Muhanad Talib, a Sunni Muslim, married his Shiite bride because she was a "suitable woman" for him. It also didn't hurt that their vows made them eligible for a $2,000 payout from the government.
Talib and his wife are among more than 1,700 newlywed couples who have accepted cash from a government program that encourages Sunnis and Shiites to tie the knot. The government has held 15 mass weddings for inter-sect couples from all over Iraq, with the most recent taking place last month at a club in western Baghdad once used by Saddam Hussein's army.
While the Iraqi government doesn't track marriages bridging the two major Muslim sects, experts say mixed couples are on the rebound after a dramatic decline during the days of heavy violence. The rise, or rather, the return of mixed marriages appears to be one more sign that Iraqi society is gradually recovering from the war, and that things are more peaceful than they have been in years.
As security has improved, Iraqis are returning to their homes in mixed neighborhoods and spending more time at offices, universities and other places where they meet their future spouses, said Shiite cleric Sayyid Ahmed Hirz al-Yasiri in Baghdad's Shiite stronghold of Sadr City.
Hatred fades with time
"There was a time when families were reluctant to consent to such marriages because of concerns created by certain conservative people from both sects," he said. "That is over now and things are getting back to normal, like they were before the fall of Baghdad. In the past two months, I married 40 to 50 Sunnis, including 20 mixed weddings."
Other clerics echoed al-Yasiri's view.
"My father is a cleric and a marriage official, and I know from him that such marriages are countless and on the rise," said Sheik Omar Abdul-Rahman Rashid, a preacher at al-Rahman Sunni mosque in Azamiyah in northern Baghdad. "Hatred has eventually faded with the passage of time."
Talib, the new groom, smiled at his Shiite bride in the living room of a house the couple shares with relatives in Dora, a primarily Sunni area in south Baghdad.
"I chose her and want to live the best part of my life with her," he said. "We do not discriminate between the two sects. ... This discrimination came from sectarian people."
His wife, Samma Nasir, said shyly: "He has chosen me despite my being Shiite."
Marriage in general is coming back into strong favor. Figures from Iraq's Higher Judicial Council show that 274,014 couples were married in 2007, when sectarian violence was raging. That jumped to 357,593 last year when violence waned. In the first three months of this year, 62,626 marriages were recorded across Iraq, excluding the semiautonomous Kurdish region in the north.
Sheik Hamid al-Adhami, a Sunni cleric and marriage official, said he's marrying four to five couples a month, two or three of whom are mixed-sect. Two judges — Ahmed al-Azzawi in the civil court in Baghdad's central commercial district of Karradah and Karim al-Ithawi in the appeals court in Baghdad's eastern Rusafa district — both said that more people are getting married, and that mixed marriages are now as common as same-sect ones.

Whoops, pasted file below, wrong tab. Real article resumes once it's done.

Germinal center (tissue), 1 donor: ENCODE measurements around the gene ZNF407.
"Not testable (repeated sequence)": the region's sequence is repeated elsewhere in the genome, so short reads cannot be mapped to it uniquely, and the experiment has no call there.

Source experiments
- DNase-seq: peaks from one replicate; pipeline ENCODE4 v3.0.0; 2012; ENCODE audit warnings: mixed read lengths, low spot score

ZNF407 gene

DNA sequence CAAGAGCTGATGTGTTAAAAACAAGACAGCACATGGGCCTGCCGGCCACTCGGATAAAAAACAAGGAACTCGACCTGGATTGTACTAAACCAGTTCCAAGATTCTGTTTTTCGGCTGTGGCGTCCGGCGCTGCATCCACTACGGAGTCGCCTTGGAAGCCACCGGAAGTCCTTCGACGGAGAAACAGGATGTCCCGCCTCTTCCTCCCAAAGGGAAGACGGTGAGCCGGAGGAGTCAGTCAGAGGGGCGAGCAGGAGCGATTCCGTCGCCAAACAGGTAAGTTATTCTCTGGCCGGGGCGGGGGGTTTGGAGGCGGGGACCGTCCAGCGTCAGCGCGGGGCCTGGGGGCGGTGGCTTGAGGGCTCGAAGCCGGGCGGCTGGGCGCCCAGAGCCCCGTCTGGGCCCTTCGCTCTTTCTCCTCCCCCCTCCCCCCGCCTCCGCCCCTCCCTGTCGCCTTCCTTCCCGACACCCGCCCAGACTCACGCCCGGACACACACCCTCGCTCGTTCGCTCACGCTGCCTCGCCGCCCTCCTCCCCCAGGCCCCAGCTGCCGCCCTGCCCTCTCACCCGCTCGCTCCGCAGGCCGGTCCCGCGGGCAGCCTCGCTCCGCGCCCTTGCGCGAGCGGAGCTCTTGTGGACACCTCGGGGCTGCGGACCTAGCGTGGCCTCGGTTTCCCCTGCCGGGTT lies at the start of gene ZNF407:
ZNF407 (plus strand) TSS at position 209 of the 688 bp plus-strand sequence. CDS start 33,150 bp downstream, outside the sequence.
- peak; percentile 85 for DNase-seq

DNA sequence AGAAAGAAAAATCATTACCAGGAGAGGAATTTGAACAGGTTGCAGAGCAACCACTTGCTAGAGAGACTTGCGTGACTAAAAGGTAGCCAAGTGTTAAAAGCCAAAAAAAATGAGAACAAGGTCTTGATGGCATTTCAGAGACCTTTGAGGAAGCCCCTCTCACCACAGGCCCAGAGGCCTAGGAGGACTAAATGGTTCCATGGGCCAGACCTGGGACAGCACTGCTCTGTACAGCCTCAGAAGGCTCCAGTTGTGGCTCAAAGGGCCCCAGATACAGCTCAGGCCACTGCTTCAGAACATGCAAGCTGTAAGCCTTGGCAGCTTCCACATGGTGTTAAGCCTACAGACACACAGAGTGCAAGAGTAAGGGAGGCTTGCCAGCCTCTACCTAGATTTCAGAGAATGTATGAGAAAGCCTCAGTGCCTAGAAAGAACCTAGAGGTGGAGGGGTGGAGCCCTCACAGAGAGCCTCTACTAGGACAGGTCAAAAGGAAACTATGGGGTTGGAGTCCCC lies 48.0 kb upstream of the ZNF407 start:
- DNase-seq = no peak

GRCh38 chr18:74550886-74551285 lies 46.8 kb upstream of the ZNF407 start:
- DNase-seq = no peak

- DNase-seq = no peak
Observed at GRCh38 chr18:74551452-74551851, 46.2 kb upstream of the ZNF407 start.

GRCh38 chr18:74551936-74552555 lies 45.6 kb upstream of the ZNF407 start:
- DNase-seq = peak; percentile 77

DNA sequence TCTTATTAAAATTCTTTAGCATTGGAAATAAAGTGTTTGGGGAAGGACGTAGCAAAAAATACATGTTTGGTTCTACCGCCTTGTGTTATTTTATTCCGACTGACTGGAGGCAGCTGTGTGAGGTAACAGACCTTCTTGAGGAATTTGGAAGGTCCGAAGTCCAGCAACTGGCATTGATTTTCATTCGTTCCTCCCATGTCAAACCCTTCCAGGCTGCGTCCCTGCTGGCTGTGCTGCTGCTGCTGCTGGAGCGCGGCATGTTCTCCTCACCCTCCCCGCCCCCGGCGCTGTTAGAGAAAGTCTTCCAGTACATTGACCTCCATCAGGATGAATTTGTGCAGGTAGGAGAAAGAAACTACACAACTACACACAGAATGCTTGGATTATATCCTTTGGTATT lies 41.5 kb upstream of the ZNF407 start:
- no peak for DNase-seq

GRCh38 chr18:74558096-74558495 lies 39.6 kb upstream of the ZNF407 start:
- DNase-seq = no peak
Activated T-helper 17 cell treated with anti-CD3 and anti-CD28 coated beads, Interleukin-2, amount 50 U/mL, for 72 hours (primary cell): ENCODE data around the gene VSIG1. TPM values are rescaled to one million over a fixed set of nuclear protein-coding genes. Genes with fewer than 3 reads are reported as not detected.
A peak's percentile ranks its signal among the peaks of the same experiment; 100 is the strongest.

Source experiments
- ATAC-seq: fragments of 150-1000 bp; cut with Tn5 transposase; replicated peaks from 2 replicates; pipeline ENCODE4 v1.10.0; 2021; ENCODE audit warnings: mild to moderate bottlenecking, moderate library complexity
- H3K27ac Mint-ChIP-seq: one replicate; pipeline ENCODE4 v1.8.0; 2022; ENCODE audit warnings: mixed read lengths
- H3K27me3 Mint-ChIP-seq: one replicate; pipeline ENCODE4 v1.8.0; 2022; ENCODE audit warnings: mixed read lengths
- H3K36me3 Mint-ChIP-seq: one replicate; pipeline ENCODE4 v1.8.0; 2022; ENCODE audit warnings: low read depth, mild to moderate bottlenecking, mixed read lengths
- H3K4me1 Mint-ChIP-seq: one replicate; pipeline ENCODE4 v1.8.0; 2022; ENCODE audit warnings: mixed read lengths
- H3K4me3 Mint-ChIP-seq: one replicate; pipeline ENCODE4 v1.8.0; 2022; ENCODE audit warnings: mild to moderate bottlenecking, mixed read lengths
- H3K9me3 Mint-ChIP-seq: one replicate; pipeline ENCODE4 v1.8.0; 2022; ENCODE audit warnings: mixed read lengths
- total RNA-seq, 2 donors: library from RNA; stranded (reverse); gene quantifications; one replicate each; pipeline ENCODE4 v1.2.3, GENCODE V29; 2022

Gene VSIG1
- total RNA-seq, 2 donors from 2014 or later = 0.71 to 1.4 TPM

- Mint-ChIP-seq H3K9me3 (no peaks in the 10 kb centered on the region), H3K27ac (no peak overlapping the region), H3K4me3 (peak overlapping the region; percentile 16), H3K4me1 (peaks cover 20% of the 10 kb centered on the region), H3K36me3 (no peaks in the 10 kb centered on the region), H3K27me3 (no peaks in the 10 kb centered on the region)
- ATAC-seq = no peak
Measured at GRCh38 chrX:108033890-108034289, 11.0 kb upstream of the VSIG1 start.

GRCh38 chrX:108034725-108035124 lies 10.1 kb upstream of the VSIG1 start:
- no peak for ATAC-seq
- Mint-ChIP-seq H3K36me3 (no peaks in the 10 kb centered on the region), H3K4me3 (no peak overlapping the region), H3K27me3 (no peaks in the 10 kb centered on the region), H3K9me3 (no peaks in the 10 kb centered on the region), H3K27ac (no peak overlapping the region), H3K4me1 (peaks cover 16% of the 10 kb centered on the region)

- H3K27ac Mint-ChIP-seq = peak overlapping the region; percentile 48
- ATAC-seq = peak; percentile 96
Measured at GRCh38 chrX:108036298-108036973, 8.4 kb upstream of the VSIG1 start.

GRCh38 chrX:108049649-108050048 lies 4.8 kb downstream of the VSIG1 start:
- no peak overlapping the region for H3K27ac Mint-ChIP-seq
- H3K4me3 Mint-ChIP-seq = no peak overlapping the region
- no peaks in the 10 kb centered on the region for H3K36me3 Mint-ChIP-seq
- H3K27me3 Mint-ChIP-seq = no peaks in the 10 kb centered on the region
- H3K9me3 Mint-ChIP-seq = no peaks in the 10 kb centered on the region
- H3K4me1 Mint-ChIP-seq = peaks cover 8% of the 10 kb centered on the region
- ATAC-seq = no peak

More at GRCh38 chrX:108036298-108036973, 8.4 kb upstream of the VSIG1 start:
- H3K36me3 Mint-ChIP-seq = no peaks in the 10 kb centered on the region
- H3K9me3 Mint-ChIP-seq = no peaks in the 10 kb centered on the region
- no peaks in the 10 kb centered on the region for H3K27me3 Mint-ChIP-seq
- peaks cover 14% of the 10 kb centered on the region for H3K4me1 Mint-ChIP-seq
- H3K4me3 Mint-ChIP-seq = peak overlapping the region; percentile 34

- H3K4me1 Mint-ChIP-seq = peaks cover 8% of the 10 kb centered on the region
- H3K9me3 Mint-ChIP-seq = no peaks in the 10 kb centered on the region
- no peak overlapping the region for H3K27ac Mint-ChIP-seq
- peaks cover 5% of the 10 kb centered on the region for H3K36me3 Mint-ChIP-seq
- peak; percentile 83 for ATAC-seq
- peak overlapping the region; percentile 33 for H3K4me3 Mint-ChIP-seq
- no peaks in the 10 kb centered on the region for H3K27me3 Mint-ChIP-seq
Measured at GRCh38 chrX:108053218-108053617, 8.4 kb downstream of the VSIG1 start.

Inter-sect unions common before war
The 14-century-old animosity between the sects grew out of a dispute over the succession of Prophet Muhammad, which split the Muslim world into Sunni and Shiite branches. Yet before the war, Sunnis and Shiites mixed freely in Baghdad. Intersect marriages were very common; religious identity was less important than allegiance to Saddam Hussein.
In February 2006, a revered Shiite shrine in Samarra was bombed. Death squads slaughtered people and hundreds of thousands fled the increasingly segregated capital. The incident marked a new high in violence between the sects.
A few months later, the Sunni vice president started a program doling out $2,000 to any Sunni-Shiite couple that tied the knot, in the hope that love would help overcome war.
Hind Khalaf, an Iraqi women's activist, said mixed marriages never completely disappeared from society, but dropped off during the worst years of violence.
"People were too afraid to lose their sons if they let them marry from the other sect," Khalaf said. "Things are gradually returning to normal."
Violence between Shiites and Sunnis has dropped sharply, but the intersect marriage program is going strong. It's no small savings to get help footing the bill for expensive weddings in a nation where nearly one in four people live below the poverty line, defined as living on $2.50 or less per person a day, according to a study released in May by the Central Statistics Authority.
To apply for the money, mixed couples write to Iraqi Vice President Tariq al-Hashemi's office with legal proof of their union. They are handed the cash in an envelope during a mass wedding celebration.
Raad Karim, a Sunni university professor who just got married to a Shiite, received the money last month on a white stage adorned with purple fabric and flowers.
"Iraq witnessed the marriage between Sunnis and Shiites for hundreds of years," said Karim. "We have to resume our Iraqi traditions even though terrorists are trying to erase them."